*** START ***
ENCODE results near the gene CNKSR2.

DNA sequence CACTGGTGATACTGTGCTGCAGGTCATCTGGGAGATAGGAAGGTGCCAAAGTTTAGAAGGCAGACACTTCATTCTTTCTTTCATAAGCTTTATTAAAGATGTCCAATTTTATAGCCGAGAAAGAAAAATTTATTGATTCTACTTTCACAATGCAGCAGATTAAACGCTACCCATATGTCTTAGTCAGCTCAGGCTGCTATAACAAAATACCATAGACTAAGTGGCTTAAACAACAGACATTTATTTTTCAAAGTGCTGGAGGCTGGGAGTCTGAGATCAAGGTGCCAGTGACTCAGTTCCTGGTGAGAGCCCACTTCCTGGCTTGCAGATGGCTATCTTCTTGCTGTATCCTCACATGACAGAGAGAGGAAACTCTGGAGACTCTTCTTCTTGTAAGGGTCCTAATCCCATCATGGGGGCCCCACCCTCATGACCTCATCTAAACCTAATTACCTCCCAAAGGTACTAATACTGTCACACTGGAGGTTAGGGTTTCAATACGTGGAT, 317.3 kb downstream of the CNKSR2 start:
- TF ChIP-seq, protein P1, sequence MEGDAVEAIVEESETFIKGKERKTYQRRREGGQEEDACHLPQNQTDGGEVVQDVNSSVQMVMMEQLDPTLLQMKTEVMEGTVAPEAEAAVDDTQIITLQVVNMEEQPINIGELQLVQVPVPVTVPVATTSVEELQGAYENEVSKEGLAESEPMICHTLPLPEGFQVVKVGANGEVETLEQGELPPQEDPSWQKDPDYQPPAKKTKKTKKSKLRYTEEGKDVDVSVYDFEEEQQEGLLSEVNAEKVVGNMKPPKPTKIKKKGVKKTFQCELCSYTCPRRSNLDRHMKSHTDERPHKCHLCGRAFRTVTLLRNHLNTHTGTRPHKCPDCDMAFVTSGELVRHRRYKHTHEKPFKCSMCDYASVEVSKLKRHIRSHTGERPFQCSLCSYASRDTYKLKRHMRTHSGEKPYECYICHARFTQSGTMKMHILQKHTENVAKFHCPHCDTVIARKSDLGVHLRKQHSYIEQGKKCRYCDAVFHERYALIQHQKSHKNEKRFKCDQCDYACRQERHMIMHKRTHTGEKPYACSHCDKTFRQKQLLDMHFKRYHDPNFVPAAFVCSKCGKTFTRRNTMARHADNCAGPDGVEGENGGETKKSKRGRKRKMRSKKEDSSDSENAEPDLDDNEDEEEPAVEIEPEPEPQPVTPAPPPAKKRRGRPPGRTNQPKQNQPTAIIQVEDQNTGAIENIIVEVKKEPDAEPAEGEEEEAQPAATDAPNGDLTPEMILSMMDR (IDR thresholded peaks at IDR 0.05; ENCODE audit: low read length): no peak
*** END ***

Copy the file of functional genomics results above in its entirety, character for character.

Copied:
ENCODE results near the gene CNKSR2.

DNA sequence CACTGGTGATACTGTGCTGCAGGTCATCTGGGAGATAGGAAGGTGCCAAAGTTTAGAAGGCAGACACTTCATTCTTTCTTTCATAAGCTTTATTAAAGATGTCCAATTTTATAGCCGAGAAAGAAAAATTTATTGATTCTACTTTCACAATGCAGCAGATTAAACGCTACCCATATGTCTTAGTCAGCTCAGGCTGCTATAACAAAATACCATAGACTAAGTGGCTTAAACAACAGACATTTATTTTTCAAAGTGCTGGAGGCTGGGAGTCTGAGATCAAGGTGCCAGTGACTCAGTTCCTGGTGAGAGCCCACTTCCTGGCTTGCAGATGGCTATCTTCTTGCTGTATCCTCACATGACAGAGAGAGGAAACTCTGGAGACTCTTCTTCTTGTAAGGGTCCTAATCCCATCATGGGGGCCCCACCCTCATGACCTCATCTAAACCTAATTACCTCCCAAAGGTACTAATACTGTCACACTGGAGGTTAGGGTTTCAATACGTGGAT, 317.3 kb downstream of the CNKSR2 start:
- TF ChIP-seq, protein P1, sequence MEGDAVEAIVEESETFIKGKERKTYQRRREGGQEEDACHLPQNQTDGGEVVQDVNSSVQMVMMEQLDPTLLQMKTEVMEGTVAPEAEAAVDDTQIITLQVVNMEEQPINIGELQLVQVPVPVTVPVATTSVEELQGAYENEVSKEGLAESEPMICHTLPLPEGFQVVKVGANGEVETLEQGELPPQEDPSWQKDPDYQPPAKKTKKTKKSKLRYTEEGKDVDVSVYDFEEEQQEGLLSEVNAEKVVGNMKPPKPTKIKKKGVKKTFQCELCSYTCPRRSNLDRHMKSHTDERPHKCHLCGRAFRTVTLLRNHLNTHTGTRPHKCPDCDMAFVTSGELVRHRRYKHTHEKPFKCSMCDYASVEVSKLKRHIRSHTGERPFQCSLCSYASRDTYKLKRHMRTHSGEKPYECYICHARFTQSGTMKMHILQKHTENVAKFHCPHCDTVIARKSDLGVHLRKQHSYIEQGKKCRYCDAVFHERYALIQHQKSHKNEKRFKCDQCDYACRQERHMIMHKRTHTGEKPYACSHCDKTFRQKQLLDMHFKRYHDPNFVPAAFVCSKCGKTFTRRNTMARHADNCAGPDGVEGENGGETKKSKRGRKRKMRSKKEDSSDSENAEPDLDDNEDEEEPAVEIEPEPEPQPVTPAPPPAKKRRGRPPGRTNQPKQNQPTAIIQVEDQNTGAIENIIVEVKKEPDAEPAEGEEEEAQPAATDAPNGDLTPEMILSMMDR (IDR thresholded peaks at IDR 0.05; ENCODE audit: low read length): no peak